Lloyds Banking Group has returned to private ownership after the government sold its final stake in the company, achieving £900m in nominal profit.
Following the global financial crisis, the government bailed out the bank for £20.3bn in 2009 by taking a 43% stake.
It began selling off the shares in portions in September 2013 and has now sold off its final stake and made a nominal profit of £900m.
However, that does not cover the cost of borrowing the money to fund the bailout.
Antonio Horta-Osorio, chief executive of Lloyds, said: "Six years ago we inherited a business that was in a very fragile financial condition. Thanks to the hard work of everyone at Lloyds, we have turned the group around. But the job is not done. We are going to continue to use our strong position to help Britain prosper."
The government still holds a 73% stake in Royal Bank of Scotland but Chancellor Philip Hammond has said this may have to be sold at a loss.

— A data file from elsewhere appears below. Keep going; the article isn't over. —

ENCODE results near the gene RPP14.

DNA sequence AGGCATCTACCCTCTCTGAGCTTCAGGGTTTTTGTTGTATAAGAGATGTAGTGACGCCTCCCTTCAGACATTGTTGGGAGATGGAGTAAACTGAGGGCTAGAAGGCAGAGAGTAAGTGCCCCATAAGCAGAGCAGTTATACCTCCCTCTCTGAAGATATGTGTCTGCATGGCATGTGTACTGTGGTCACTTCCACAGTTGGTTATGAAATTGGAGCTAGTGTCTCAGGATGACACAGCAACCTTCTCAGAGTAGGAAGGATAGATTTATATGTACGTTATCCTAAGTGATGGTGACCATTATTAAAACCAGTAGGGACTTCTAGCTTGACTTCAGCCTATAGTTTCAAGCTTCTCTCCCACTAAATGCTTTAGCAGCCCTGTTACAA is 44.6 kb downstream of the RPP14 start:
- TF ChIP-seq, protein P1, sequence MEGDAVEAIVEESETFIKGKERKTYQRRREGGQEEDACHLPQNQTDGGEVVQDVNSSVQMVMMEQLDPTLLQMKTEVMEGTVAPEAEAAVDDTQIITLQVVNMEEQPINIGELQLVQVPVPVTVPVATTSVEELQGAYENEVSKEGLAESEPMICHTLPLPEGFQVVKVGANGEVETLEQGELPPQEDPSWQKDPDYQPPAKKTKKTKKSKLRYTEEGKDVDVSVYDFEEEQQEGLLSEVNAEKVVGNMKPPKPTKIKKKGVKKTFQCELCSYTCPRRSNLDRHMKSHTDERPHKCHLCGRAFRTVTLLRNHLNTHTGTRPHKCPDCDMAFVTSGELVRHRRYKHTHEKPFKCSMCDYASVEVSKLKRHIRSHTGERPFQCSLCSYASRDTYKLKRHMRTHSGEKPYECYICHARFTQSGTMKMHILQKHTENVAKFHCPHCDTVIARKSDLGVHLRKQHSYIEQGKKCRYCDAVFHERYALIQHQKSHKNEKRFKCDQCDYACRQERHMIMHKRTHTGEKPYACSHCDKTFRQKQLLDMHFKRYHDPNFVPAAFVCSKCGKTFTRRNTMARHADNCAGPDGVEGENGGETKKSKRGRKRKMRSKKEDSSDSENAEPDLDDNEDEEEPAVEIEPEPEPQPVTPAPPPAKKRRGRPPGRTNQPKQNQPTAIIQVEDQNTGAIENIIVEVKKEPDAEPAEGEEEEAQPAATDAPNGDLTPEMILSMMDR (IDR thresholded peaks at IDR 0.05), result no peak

Last week, Neil Woodford revealed he had bought a stake in Lloyds, his first banking holding in 15 years. The manager had 2% of his £10bn Woodford Equity Income fund in the bank, as at the end of April, making it his eleventh largest position.
"We view Lloyds as a well-managed bank with a conservative approach to its balance sheet. Its valuation looks very attractive in our view, and it has the ability to pay a very healthy and growing level of dividend," the manager said.
Laith Khalaf, senior analyst at Hargreaves Lansdown, commented on Lloyds returning to private ownership: "Lloyds is now back to business as usual, and the withdrawal of a large seller from the market should be positive for the share price.
"PPI compensation is disappearing in the rear-view mirror and the bank is paying a healthy dividend to shareholders. Unlike the FTSE 100 as a whole, Lloyds is very much a bellwether of the UK economy because of all the loans it makes to businesses and consumers in this country, so its fortunes are very much shackled to domestic conditions."
Unclear on job moves
Reforms not enough
McGhee joins from banking trade body
Our video series continues
In June 2016, immediately before the Brexit referendum, a curious thing happened.